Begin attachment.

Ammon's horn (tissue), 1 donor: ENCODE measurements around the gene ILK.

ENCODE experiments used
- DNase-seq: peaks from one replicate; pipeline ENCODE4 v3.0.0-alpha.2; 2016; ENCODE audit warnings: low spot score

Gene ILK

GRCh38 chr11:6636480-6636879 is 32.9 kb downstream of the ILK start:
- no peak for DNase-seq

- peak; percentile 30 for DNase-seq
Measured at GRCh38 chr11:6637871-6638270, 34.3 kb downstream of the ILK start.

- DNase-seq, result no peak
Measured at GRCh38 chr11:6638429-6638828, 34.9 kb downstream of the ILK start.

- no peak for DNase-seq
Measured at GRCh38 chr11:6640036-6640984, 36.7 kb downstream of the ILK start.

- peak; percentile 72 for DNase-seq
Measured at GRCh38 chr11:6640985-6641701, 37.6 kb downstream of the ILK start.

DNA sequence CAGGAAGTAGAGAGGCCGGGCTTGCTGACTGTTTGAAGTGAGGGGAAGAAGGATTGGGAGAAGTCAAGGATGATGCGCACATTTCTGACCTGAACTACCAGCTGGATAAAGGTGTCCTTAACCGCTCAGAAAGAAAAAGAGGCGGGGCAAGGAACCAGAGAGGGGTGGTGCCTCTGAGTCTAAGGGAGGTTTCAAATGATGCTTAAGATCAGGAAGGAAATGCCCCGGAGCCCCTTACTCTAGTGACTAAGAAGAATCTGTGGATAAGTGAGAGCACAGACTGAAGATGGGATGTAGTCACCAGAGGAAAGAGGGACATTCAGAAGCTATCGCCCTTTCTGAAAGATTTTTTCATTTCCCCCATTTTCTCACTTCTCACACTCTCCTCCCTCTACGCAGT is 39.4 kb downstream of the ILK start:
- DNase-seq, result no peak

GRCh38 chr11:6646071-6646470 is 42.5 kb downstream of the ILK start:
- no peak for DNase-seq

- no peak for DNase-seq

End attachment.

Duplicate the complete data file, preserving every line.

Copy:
Ammon's horn (tissue), 1 donor: ENCODE measurements around the gene ILK.

ENCODE experiments used
- DNase-seq: peaks from one replicate; pipeline ENCODE4 v3.0.0-alpha.2; 2016; ENCODE audit warnings: low spot score

Gene ILK

GRCh38 chr11:6636480-6636879 is 32.9 kb downstream of the ILK start:
- no peak for DNase-seq

- peak; percentile 30 for DNase-seq
Measured at GRCh38 chr11:6637871-6638270, 34.3 kb downstream of the ILK start.

- DNase-seq, result no peak
Measured at GRCh38 chr11:6638429-6638828, 34.9 kb downstream of the ILK start.

- no peak for DNase-seq
Measured at GRCh38 chr11:6640036-6640984, 36.7 kb downstream of the ILK start.

- peak; percentile 72 for DNase-seq
Measured at GRCh38 chr11:6640985-6641701, 37.6 kb downstream of the ILK start.

DNA sequence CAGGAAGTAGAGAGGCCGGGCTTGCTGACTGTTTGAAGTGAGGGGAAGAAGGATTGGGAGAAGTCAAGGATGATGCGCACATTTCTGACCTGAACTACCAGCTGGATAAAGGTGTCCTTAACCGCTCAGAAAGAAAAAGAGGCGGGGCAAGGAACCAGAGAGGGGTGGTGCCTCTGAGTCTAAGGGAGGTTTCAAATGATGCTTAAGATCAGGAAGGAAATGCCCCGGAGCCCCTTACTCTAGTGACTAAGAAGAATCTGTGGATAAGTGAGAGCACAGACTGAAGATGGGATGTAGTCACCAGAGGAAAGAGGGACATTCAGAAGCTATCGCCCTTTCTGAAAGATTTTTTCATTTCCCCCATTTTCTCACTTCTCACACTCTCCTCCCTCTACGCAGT is 39.4 kb downstream of the ILK start:
- DNase-seq, result no peak

GRCh38 chr11:6646071-6646470 is 42.5 kb downstream of the ILK start:
- no peak for DNase-seq

- no peak for DNase-seq